Deed Your Property

by | Feb 19, 2024 | Uncategorized

How You Deed Your Property May Impact Your Spouse’s Future Tax Bill

Get A Double “Step-Up” In Your Tax Basis and Avoid Capital Gains Taxes By Properly Titling Your Assets.

Imagine you and your spouse purchased a home in Orange County in 1998 at a price of $500,000. Great purchase! Now your home is worth $1.5 million. If you pass away, can your spouse sell the home and keep all the sales proceeds without paying any capital gains tax? Yes, but you’ll want to make sure the home is properly deeded.

The purchase price of an asset is referred to by the IRS as the “cost basis.” When you pass away, the cost basis of appreciated assets can be increased or “stepped-up” to the current market value of that asset. This is done in part to avoid double taxation – the federal government imposes an estate tax on assets at death, so to avoid paying both estate taxes and capital gains taxes for assets that will be sold, your estate representative is allowed to adjust the cost basis to market value.

Take, for example, a stock purchase at $10 a share, and which later increases in value to $100 per share. Normally you would be facing a $90 capital gain per share and a significant tax payment when the stock is sold. If, however, you hold the stock until death in the appropriate form of ownership, the “cost basis” will increase to the current market value of $100 a share and the stock can be sold without incurring any taxable capital gain.

While the step-up is allowed for individually owned assets at death, certain forms of joint ownership limit the amount of a basis step-up. If your own real estate in Joint Tenancy with Right of Survivorship with your spouse, and one spouse dies, it is possible that only the half of the property that was owned by the deceased spouse would receive a step-up in cost basis. If a need arises and the survivor sells the property during life, they might face a taxable gain on the sale of their share of the property. Going back to the original scenario above ($500,000 purchase price and sale price of $1.5 million), the surviving spouse could incur a taxable capital gain of $500,000:

Original Basis = $500,000 ($250,000 per spouse)

Modified Basis = $1,000,000 ($250,000 retained basis for surviving spouse and $750,000 adjusted basis for deceased spouse)

Potential gain = $500,000 on sale price of $1.5 million

While there is a presumption that property acquired during marriage is community property, if any separate property (assets owned before marriage) was used to acquire the house, this presumption could be defeated and result in loss of a total step-up at the death of both spouses. This unfortunate tax event could be avoided by simply re-writing the deed to your property and filing it with the county recorder. In 2001, California created a type of property ownership called Community Property With Right of Survivorship. It is available to married couples and registered domestic partners. By titling assets in this manner, you become entitled to a step-up in cost basis at the death of each owner. This creates two opportunities to sell property and not incur any, or greatly reduced, capital gains tax. (Like Joint Tenancy, Community Property With the Right of Survivorship avoids probate, but you must include the “With Right of Survivorship” provision or you will trigger probate, as each spouse can dispose of their share of community property.)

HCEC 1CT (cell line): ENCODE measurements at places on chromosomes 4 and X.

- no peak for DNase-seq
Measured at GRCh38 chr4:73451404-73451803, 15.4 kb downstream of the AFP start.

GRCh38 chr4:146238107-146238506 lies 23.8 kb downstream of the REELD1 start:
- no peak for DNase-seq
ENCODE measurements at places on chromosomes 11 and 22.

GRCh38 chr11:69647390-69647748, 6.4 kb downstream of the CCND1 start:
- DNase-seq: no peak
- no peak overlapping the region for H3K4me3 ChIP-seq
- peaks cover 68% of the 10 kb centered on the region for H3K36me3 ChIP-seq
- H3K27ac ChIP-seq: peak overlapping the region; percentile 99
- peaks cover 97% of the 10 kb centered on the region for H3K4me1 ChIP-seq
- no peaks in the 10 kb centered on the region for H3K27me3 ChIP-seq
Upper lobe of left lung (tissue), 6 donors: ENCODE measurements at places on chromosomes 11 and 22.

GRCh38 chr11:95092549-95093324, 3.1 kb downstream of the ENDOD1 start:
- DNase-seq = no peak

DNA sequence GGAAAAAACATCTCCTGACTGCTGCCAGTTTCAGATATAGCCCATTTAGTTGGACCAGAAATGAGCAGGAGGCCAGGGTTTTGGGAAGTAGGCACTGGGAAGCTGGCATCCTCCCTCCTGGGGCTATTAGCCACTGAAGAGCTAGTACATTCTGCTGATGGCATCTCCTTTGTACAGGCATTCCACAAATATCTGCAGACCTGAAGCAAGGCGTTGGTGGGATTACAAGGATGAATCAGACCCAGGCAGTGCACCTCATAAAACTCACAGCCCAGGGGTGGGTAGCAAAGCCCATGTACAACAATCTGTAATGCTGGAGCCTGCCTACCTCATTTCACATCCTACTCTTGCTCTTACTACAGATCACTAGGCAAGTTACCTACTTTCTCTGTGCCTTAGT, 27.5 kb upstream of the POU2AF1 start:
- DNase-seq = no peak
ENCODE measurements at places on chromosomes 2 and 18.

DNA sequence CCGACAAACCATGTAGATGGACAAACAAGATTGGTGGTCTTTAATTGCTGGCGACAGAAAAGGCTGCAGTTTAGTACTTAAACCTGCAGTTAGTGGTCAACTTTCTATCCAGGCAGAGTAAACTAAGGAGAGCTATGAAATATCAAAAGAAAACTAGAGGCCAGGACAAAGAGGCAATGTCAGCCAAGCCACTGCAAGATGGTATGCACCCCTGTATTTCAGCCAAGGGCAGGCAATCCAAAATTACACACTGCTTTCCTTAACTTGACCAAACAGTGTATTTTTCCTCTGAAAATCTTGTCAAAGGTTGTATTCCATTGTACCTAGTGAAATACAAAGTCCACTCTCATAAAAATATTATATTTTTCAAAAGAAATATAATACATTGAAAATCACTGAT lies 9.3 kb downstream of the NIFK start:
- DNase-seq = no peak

If the couple that purchased the $500,000 home own it as Community Property With the Right of Survivorship, then the survivor will get a full set-up in the price of the home at the death of the first spouse, even though it is jointly owned and even if separate property was used to acquire the home. He or she can sell it for $1.5 million and not incur any capital gain. Additionally, should the survivor decide not to sell the home, and simply leave it to their children (or someone else) upon their death, the recipient will enjoy another full step-up of the value of the home upon the second spouse’s death. This means that if the home continues to appreciate and is worth $2 million at the survivor’s death, the recipient can sell the home and not pay any capital gains tax on the $2 million sale proceeds. This is a big tax savings!

This concept is not limited to just real estate assets – it also applies to investment accounts.

If you own joint property and want to take steps to minimize taxes at the death of either property owner, Community Property With the Right of Survivorship could be an extremely valuable tool.

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This article is intended for general informational purposes only. It does not constitute legal or tax advice, and no attorney client relationship is implied or formed by this article. You should always consult with a tax professional or attorney before taking any action. The information on this website is considered LEGAL ADVERTISING under applicable California law and may be considered advertising under your state’s laws and ethical rules. The responsible member for this advertising is D. Andrew Brown of Essayli & Brown LLP.